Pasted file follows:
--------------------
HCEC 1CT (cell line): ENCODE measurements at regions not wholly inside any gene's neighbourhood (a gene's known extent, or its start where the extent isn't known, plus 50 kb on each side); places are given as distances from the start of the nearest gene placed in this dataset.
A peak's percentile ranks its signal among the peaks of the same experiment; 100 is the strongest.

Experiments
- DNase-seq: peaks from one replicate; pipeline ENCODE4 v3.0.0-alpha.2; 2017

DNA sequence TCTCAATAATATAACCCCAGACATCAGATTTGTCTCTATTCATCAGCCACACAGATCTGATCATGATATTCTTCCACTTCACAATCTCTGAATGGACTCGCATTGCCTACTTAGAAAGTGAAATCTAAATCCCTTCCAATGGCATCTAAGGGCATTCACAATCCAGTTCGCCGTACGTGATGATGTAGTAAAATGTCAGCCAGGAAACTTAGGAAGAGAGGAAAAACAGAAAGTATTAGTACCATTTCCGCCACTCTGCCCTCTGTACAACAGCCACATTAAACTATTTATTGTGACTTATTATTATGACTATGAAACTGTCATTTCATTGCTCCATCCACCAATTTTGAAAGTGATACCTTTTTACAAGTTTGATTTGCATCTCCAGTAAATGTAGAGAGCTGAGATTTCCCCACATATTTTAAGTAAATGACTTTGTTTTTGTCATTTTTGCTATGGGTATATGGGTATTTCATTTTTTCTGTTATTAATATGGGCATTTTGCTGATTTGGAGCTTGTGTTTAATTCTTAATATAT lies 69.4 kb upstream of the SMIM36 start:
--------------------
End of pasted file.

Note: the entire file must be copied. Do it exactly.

HCEC 1CT (cell line): ENCODE measurements at regions not wholly inside any gene's neighbourhood (a gene's known extent, or its start where the extent isn't known, plus 50 kb on each side); places are given as distances from the start of the nearest gene placed in this dataset.
A peak's percentile ranks its signal among the peaks of the same experiment; 100 is the strongest.

Experiments
- DNase-seq: peaks from one replicate; pipeline ENCODE4 v3.0.0-alpha.2; 2017

DNA sequence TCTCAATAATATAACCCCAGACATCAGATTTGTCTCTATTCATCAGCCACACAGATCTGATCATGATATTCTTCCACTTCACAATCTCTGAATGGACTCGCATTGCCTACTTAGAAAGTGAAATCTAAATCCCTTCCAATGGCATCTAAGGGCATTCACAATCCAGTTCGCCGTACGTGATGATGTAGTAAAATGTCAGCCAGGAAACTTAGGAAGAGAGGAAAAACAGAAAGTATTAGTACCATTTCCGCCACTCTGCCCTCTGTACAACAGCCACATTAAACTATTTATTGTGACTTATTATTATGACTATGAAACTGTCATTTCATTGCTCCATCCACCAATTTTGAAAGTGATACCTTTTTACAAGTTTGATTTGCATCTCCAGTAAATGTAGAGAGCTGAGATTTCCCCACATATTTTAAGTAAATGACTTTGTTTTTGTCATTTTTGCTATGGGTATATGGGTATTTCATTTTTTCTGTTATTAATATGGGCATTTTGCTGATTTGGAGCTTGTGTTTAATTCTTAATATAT lies 69.4 kb upstream of the SMIM36 start: